Mike Joyce is a graphic designer based in New York, and he's been creating an incredible poster series for nerds who enjoy the convergence of punk music and Swiss modernism. I'm going out on a limb here and guessing this includes some of you, dear readers. I asked Mike to answer some questions via e-mail, so check out his responses below, and keep scrolling for a slideshow of the posters.
HuffPost Arts: How did you get started with this project and will it ever end?
Mike Joyce: I grew up listening to punk rock and hardcore in the mid to late 80's and went to a lot of those shows -- mostly at old VFW halls and in the back of seedy bars. All of those shows were promoted by these raw anti-art flyers that I was really inspired by. I even designed some myself when my friends opened up for Bad Religion (I know, sounds all too pathetic in a High Fidelity kind of way). And then, in the early 90's, I studied graphic design under the great Swiss modernist Fred Troller (Fred hated hardcore flyers by the way). So I've always been inspired by those two contrasting art forms. And while both punk and Swiss modernism share the same stripped down and minimal approach, their content and message were mostly polar opposites. I did a few designs just as a fun exercise for myself and six months and a carpal tunnel diagnose later, here I am at 220 posters. And no, this project will never end. I see no possible way of ever growing tired of this or becoming too busy for this, or running out of geometric shapes to put on 45-degree angles.
HuffPost Arts: Do you ever get confused for Mike Joyce, the Smiths' drummer? Have you ever taken advantage of this fact?
Mike Joyce: I really hope that one day I can meet Mike Joyce (the Smith's drummer) and thank him for getting me in with all the Goth girls in high school. It was like an instant-cred I.D. I could pull out at any time. Plus, how can you not love a guy who sued Morrissey for a million bucks -- and won?!
HuffPost Arts: You include really disparate bands in this poster series: Suicidal Tendencies, The Gun Club, and The Bouncing Souls, to name a few. Are all of these bands under the "punk" umbrella or are you fudging a bit? Do you ever receive hate mail from die-hard punks about such weighty issues?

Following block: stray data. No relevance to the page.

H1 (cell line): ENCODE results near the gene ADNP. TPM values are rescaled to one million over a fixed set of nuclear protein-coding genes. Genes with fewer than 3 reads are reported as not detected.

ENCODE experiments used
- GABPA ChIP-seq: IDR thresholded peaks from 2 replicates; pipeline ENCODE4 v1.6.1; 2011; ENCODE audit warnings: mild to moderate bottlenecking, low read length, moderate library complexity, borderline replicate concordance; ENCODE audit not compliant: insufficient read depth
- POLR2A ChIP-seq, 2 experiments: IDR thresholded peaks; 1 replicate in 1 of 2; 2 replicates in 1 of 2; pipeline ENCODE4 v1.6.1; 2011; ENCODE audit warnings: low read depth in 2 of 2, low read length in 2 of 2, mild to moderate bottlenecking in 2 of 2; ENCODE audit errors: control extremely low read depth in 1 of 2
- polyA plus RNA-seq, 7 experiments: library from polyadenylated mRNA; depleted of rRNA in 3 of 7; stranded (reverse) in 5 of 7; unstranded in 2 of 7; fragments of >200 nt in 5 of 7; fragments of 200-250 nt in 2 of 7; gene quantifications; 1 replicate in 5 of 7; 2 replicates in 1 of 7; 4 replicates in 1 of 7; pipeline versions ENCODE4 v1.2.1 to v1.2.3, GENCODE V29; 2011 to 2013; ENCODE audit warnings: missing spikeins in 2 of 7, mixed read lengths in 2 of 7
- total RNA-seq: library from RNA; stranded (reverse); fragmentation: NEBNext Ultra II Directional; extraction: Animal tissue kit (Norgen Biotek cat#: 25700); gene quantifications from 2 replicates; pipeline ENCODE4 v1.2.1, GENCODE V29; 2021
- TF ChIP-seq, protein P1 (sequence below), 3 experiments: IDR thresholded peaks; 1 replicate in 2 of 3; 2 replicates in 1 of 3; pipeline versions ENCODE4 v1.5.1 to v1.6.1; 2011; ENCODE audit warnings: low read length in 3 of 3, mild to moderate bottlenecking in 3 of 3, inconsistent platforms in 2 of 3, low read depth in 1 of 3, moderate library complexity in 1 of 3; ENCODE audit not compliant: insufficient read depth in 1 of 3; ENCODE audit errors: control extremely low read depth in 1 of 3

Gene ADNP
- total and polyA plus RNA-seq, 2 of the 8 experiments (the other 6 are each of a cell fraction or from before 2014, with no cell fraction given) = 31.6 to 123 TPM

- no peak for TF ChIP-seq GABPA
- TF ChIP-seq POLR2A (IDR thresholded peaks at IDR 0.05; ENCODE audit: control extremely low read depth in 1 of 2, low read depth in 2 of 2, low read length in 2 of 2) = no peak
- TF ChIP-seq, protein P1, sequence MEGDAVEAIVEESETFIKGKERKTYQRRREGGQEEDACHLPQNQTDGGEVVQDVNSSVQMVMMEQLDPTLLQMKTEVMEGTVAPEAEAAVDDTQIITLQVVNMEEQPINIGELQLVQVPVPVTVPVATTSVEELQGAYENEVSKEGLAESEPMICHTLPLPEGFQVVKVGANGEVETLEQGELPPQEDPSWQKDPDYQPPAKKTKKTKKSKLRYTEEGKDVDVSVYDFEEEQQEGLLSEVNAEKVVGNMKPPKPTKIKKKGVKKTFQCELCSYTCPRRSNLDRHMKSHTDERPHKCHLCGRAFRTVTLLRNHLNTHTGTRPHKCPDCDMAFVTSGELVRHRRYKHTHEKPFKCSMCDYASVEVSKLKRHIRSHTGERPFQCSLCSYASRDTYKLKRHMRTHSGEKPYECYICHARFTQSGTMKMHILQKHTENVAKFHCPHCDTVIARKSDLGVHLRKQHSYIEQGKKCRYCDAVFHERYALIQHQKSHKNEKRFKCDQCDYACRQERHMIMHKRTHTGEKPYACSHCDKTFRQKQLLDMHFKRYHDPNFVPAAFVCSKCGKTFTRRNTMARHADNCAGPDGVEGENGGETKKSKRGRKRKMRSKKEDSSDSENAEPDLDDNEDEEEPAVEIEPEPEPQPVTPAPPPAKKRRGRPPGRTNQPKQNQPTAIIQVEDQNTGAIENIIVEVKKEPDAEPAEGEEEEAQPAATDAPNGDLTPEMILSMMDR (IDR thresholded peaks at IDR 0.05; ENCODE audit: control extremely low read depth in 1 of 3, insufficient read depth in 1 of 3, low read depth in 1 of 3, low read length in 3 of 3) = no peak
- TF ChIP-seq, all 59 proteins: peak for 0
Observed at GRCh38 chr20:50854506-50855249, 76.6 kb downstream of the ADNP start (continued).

Mike Joyce: Good call, but you're forgetting Weezer and, gulp, No Doubt! I get to bend the rules with the "indie rock" clause I put in there. And I think it's fun to see that bands like the Goo Goo Dolls started out as a messy, thrash-punk band opening up for the Dead Milkmen. But yeah, I've definitely received my fair share of hate mail already. Punks and fans of the music are VERY protective of it -- and I think that's cool to a point. There was a time (pre-internet and pre-Nirvana) when underground music was just that, and you felt like you were in a special club for discovering it. On the other hand, it's pretty ironic how conservative a small sector of that scene can be sometimes. I pay way more attention to all the positivity Swissted has generated and it makes it a lot easier to ignore the haters when you get nice emails from Jawbreaker, Bad Religion, Sub-Pop, Amphetamine Reptile, Angry Samoans, Epitaph, Kill Rock Stars and so on. More cred for ya. (Ed note: Cred to be used on Goth girls, perhaps?)
HuffPost Arts: Do you collect concert posters? If so, what is one of your favorite posters and why?
Mike Joyce: It's funny, I actually collect vintage graphic design posters. I have original posters from Armin Hofmann, Josef Muller-Brockmann, Emil Ruder, Lester Beall, Paul Rand, and others. Not only do I love the minimalist design but they are massive in scale which makes their impact on a wall that much greater. Most of the punk and hardcore posters and flyers were just black and white, photocopied pages. And although I love and am inspired by these little works of art, I don't know if I want to hang a wrinkled, letter-size image of Ronald Reagan dressed as a circus monkey [on my wall]. Wait, that actually sounds pretty awesome.
HuffPost Arts: Will a part of you always be seventeen and angry at the world? (Alternate question: how did you first get involved with punk music and what was its effect on you?)
Mike Joyce: I like the first question better. Yes, there will always be my angry 17-year-old self burning in my soul. Who wants to lose that? It's like when I put the Replacements' "Tim" on, it's still the most perfect and beautiful album ever made -- not even up for debate. And that's because I discovered them/it when I was like 15 and bored out of my skull in Upstate New York. That kind of inspiration stays with you forever.
So what do you think of the slideshow below, readers -- genius or sacrilege? Let us know in the comments section.
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